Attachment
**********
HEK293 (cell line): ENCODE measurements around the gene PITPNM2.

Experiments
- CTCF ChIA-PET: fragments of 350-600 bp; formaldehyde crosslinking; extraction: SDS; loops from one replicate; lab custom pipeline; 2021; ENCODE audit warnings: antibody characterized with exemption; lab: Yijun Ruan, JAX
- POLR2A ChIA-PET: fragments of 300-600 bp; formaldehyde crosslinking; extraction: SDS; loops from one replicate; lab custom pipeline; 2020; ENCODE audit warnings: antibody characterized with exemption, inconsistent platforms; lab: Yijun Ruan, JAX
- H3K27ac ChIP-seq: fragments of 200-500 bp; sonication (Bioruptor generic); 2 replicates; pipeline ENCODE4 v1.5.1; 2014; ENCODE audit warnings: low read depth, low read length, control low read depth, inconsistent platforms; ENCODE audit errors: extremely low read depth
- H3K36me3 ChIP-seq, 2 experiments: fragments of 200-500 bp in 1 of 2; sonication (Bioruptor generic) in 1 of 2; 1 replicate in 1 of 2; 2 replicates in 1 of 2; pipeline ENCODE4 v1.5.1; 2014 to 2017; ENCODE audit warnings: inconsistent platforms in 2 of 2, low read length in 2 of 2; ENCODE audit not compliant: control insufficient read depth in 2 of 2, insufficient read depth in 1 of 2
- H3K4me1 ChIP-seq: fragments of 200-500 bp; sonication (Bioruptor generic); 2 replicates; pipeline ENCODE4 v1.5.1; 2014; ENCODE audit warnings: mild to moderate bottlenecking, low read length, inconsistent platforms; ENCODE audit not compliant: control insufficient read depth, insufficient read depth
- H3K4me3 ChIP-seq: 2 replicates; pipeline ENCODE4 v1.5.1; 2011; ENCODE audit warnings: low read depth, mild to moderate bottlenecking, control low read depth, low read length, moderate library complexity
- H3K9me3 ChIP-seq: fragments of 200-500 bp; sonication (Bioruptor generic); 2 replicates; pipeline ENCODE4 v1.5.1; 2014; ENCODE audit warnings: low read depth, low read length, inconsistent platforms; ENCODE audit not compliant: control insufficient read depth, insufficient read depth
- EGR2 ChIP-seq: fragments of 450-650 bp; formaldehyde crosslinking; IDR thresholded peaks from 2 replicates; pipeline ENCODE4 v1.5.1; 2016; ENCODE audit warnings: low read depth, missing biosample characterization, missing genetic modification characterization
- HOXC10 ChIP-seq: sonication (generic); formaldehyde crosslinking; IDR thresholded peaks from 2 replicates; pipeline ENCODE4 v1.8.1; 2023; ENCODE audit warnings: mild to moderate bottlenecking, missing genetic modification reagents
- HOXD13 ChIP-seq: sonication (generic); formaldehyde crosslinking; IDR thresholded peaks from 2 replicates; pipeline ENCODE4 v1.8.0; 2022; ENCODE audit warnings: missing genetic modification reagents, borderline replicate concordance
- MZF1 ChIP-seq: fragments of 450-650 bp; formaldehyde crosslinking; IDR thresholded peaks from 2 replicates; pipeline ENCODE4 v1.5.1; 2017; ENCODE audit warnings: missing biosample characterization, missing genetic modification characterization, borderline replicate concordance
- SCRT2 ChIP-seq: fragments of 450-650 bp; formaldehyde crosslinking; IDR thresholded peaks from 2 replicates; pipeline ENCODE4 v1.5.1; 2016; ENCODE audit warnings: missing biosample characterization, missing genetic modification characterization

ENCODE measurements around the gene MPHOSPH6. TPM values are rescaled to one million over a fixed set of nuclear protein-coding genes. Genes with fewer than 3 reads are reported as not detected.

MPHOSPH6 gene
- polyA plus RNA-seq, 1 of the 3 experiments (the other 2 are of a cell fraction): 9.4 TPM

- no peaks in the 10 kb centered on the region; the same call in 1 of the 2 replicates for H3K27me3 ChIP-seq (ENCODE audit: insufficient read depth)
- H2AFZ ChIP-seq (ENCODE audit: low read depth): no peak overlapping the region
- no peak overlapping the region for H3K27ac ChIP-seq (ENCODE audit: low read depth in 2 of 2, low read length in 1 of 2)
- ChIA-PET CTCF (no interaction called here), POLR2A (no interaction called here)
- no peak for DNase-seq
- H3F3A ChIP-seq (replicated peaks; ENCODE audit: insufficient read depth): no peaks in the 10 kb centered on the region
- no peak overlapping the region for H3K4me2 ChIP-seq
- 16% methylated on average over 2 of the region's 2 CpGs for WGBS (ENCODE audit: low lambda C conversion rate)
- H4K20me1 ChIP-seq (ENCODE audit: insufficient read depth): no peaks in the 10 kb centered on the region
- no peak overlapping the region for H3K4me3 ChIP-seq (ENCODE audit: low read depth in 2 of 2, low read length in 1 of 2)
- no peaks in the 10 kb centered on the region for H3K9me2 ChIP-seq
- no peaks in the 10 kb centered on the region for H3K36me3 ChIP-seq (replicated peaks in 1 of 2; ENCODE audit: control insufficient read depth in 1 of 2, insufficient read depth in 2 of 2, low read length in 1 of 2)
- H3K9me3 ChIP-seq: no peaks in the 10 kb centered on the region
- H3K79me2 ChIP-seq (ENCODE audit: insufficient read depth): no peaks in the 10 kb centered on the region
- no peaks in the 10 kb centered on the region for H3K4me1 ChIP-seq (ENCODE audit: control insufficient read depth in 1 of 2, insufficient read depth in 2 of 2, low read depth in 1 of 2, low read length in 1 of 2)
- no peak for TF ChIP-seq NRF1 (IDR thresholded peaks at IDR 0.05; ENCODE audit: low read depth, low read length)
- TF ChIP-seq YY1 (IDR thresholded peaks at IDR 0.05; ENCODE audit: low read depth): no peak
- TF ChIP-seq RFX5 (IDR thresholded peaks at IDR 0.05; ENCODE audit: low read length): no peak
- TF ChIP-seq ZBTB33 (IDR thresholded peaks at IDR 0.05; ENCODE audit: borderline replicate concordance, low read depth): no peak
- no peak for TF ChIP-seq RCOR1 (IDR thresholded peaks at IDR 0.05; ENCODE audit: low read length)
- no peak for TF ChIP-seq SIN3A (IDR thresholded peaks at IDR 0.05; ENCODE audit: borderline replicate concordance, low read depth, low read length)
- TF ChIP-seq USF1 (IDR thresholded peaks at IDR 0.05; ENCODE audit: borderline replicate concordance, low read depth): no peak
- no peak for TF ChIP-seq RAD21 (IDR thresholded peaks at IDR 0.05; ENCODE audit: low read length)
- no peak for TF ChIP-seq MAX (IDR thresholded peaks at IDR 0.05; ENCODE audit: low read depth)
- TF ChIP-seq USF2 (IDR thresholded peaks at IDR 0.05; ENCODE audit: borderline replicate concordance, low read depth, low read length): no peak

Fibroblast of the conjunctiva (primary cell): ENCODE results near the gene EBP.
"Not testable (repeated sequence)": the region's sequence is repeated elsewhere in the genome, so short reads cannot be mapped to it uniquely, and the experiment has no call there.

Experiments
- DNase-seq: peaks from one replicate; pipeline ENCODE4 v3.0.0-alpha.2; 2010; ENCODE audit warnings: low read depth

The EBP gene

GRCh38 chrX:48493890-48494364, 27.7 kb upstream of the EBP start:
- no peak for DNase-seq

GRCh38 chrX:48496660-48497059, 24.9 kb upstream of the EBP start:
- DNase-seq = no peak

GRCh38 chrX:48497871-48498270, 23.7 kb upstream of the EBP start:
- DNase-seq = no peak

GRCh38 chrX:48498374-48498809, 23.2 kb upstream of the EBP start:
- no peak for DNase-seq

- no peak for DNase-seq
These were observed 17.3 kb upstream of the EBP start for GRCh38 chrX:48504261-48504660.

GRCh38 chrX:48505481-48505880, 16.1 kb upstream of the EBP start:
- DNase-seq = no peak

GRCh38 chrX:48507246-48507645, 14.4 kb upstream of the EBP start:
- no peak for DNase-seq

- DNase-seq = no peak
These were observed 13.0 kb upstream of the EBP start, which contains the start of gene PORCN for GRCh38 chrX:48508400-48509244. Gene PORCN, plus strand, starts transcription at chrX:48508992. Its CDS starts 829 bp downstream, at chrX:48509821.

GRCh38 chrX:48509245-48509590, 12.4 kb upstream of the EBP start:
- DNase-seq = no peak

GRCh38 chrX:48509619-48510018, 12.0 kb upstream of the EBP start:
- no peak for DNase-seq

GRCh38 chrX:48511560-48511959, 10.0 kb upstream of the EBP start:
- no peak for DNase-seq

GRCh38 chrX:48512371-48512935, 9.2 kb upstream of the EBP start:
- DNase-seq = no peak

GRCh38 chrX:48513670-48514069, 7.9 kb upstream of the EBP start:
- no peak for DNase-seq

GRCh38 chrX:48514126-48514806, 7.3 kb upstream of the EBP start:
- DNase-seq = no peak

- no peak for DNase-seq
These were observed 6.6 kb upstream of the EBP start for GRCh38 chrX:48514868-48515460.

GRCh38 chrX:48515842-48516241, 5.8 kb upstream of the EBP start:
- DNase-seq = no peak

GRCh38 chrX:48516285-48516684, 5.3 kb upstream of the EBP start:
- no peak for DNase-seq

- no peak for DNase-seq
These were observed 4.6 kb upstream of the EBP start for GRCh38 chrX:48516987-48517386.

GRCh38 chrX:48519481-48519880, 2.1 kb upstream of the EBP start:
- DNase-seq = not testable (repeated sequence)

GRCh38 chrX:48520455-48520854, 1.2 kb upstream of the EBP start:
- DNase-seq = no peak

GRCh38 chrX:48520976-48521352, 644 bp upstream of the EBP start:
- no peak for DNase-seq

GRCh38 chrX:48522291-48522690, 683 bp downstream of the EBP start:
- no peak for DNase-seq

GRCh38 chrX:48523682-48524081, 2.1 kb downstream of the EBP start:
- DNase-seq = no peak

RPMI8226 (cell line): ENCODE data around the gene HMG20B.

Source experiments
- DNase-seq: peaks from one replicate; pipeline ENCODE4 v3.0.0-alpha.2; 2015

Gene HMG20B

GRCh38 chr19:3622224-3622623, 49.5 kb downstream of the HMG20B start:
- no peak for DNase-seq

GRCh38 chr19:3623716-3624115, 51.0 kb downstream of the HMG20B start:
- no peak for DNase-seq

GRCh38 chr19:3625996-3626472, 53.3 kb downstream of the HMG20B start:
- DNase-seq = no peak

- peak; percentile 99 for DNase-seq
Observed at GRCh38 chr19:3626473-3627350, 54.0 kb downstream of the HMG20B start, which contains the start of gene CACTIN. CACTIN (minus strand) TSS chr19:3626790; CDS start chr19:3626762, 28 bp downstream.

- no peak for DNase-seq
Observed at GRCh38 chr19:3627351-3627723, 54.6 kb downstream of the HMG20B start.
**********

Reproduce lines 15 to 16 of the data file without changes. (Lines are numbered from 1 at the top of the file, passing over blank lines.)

ENCODE measurements around the gene MPHOSPH6. TPM values are rescaled to one million over a fixed set of nuclear protein-coding genes. Genes with fewer than 3 reads are reported as not detected.

MPHOSPH6 gene